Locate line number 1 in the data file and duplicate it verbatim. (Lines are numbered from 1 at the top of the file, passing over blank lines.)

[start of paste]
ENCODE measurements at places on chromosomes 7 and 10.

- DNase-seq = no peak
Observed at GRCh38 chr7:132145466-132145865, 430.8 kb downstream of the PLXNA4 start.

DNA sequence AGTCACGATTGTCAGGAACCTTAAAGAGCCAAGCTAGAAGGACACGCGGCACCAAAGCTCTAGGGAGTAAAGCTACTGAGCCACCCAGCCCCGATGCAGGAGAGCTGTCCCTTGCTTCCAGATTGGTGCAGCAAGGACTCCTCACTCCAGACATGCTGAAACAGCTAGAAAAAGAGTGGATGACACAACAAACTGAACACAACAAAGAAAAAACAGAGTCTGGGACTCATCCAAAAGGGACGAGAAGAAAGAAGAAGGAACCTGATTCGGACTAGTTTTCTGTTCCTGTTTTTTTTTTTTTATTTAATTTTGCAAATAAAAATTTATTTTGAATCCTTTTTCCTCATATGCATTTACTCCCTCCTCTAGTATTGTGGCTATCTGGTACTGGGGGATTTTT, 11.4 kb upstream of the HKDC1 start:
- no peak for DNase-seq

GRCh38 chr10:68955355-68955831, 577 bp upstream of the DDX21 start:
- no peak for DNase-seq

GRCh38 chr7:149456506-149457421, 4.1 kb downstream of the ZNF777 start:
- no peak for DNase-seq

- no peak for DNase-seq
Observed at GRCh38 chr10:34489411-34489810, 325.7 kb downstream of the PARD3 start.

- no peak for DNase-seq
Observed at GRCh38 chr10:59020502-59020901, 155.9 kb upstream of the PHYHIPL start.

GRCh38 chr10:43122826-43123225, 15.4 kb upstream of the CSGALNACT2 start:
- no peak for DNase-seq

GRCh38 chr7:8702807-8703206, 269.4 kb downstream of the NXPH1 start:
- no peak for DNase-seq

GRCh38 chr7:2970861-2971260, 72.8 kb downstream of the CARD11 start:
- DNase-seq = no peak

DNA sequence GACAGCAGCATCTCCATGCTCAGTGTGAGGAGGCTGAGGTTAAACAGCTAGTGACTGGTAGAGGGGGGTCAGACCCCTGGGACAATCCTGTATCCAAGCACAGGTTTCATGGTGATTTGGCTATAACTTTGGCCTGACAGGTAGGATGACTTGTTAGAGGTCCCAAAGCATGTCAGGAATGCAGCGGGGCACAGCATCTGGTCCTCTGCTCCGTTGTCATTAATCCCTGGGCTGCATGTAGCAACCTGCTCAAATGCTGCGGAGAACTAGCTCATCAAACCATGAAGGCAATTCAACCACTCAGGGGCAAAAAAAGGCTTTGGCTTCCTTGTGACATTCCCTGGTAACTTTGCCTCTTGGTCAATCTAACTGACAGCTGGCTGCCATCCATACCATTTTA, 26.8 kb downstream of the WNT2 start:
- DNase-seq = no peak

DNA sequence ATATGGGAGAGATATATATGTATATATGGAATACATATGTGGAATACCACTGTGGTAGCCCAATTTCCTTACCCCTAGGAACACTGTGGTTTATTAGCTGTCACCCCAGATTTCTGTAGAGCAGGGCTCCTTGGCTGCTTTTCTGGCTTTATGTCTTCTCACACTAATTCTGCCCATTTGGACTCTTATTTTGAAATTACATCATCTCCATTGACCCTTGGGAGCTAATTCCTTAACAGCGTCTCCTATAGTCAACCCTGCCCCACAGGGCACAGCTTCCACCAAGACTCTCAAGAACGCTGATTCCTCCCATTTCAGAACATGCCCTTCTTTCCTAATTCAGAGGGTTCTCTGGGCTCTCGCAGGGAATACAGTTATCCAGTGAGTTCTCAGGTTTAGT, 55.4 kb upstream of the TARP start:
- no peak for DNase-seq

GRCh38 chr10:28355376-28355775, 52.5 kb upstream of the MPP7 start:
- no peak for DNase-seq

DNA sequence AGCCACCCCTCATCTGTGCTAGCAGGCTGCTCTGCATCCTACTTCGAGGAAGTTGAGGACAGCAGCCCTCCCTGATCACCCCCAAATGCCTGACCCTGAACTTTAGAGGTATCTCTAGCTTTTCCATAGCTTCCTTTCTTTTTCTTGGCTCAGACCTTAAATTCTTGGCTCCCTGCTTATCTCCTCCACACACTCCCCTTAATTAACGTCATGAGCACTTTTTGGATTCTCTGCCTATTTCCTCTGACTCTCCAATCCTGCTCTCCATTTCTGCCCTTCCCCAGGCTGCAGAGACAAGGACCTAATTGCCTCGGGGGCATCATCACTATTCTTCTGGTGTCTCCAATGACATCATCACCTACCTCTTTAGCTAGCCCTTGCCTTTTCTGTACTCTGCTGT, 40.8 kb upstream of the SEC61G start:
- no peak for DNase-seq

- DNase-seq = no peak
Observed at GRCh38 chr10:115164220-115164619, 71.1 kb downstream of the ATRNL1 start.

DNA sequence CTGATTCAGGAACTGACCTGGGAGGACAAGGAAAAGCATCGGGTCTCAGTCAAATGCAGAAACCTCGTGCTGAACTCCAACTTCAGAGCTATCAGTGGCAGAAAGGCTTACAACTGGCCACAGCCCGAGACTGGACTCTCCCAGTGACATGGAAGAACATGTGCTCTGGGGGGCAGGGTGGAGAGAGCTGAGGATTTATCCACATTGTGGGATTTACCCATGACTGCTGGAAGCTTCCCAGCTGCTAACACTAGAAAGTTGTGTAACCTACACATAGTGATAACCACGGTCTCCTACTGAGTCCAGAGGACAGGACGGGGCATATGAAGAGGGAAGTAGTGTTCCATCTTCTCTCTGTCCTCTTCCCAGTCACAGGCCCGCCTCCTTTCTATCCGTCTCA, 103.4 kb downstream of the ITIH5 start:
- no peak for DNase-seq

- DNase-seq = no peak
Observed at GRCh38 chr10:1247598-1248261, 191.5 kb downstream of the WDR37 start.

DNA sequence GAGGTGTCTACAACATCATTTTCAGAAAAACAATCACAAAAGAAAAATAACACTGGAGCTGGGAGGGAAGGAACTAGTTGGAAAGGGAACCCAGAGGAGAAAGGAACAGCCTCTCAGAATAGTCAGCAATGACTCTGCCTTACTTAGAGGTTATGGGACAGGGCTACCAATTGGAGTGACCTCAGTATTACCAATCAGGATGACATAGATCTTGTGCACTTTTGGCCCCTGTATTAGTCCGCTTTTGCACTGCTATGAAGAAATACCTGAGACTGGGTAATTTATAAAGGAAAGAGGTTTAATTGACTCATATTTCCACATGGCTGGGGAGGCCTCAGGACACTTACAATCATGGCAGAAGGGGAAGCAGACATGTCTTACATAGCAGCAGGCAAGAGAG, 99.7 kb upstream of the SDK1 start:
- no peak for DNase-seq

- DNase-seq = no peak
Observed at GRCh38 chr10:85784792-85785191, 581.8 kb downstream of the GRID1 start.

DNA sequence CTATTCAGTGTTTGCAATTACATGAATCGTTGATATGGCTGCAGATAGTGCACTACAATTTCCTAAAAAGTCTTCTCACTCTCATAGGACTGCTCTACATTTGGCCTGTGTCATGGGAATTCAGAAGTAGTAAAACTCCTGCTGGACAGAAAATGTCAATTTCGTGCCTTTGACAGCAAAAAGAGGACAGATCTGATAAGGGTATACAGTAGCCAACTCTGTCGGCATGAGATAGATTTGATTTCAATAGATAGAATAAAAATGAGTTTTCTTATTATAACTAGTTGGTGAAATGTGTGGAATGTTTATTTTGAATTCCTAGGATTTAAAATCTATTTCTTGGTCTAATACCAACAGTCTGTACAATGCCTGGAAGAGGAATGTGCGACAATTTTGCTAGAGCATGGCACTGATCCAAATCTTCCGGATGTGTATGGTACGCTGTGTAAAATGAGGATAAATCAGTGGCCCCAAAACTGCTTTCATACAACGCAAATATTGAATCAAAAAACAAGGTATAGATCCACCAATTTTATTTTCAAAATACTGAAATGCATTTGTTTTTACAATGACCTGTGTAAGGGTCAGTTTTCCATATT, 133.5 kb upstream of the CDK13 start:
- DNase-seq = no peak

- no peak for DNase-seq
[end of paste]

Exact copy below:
ENCODE measurements at places on chromosomes 7 and 10.